During the lifetime of the ACT Consortium, in many endemic areas only a fraction of those who needed an effective antimalarial would get one.
Barriers existed at every stage of the care pathway, especially for the poorest families in society. Many could not or did not access care of any kind for children with malaria.
Of those who did seek treatment, a high proportion accessed inadequate care through the informal sector. Of those who accessed the informal sector, the majority with malaria frequently received no antimalarial, and of those who did, the antimalarial was often a locally ineffective drug, or was given at inadequate doses. Even where patients reached a formal healthcare facility where free antimalarials existed, only a minority was given effective antimalarials.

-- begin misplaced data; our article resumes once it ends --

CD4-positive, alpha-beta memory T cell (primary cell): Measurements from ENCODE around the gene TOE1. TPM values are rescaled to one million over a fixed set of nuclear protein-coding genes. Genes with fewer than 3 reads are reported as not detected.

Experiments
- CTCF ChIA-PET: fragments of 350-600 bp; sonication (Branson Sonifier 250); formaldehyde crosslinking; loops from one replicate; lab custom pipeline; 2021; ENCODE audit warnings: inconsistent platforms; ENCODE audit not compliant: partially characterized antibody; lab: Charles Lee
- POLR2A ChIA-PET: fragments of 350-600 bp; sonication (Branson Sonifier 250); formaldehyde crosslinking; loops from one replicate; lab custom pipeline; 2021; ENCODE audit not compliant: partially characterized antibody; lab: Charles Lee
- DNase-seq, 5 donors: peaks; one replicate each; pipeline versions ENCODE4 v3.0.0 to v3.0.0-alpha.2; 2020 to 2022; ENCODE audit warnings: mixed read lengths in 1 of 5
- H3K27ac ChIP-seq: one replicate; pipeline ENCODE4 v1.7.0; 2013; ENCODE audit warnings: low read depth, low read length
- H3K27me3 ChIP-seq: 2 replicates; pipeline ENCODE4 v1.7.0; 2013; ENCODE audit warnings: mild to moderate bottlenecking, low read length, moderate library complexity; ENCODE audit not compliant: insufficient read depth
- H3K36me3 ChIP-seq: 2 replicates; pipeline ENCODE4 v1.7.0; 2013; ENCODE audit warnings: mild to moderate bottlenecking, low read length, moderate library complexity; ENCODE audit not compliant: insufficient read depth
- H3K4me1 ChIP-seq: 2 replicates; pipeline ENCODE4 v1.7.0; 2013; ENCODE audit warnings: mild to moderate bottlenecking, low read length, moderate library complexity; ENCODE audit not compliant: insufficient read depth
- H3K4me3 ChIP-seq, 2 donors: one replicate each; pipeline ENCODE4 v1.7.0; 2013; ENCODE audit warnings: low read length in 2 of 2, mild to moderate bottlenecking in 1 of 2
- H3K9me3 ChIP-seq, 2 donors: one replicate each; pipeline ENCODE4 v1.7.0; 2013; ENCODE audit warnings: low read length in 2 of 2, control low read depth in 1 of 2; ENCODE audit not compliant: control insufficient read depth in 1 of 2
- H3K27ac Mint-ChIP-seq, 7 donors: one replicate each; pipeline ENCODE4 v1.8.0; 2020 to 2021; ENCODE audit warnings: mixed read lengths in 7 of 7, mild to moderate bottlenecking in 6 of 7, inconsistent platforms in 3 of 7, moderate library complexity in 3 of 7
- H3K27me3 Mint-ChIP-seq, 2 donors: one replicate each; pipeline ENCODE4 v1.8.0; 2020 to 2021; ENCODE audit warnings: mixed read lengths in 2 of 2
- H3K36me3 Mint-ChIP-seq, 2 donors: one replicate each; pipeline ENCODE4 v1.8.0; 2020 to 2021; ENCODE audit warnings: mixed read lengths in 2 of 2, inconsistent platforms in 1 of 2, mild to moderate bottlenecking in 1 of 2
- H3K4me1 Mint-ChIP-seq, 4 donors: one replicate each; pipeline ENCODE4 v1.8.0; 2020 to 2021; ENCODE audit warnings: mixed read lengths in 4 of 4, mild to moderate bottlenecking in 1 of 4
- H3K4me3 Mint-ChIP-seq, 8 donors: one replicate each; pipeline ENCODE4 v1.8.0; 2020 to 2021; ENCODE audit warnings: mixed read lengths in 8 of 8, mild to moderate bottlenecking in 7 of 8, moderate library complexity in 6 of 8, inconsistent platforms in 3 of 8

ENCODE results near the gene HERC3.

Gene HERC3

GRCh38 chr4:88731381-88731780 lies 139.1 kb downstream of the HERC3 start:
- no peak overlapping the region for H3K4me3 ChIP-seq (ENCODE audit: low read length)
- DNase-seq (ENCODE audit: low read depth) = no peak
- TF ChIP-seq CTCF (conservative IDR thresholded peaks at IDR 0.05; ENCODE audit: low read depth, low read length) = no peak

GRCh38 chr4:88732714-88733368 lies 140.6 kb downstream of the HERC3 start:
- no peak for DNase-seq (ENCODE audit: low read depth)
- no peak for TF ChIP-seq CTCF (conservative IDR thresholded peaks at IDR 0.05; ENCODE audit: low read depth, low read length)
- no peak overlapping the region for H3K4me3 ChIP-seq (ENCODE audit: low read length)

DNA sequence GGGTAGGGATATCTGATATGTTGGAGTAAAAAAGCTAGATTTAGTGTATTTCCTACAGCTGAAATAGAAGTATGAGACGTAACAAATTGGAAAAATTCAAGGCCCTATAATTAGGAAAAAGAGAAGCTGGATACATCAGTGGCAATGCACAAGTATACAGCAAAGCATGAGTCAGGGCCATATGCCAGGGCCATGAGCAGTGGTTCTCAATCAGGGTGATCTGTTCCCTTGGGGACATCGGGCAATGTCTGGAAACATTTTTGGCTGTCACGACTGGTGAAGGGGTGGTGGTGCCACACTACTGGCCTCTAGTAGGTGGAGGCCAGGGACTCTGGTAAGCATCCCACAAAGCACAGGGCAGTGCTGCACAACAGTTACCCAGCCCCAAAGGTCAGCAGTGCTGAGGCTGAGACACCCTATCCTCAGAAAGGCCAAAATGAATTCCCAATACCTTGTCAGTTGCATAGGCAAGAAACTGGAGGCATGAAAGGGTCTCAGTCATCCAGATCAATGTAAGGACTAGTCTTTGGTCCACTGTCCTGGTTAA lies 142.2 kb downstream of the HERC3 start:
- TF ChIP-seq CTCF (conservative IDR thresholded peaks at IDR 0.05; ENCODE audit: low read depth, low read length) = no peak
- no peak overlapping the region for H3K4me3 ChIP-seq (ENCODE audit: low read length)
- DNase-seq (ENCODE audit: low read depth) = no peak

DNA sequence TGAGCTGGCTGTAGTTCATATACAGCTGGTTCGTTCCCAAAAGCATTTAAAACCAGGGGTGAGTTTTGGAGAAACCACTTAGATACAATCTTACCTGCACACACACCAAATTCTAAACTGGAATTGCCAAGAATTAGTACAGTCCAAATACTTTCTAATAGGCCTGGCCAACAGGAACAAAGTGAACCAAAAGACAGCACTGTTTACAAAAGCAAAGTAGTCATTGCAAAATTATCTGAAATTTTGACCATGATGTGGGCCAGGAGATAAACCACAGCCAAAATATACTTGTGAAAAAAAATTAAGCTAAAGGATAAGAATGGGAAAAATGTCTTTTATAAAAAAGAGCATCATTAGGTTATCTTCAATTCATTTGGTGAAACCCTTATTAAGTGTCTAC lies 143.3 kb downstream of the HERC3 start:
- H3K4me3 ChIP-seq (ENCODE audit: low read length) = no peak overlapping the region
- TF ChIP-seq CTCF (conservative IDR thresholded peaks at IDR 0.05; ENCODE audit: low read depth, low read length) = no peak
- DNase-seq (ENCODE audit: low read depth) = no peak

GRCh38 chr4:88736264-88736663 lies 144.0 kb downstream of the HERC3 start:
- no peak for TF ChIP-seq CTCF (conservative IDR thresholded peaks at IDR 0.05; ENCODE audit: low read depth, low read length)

For maximum public health impact of ACTs, it was therefore essential that a range of potential strategies for ACT delivery were carefully evaluated to assess where ACTs should be provided, how they should be delivered and who should receive them.
However, the evidence base on ACT delivery strategies was very limited. Most countries were initially deploying ACTs in formal health care facilities only, although in many settings such facilities saw only a minority of febrile cases, with an equal or greater number using shop-bought drugs. There was therefore an urgent need to test interventions to improve the quality of facility care, and to extend ACT availability beyond the formal health care sector.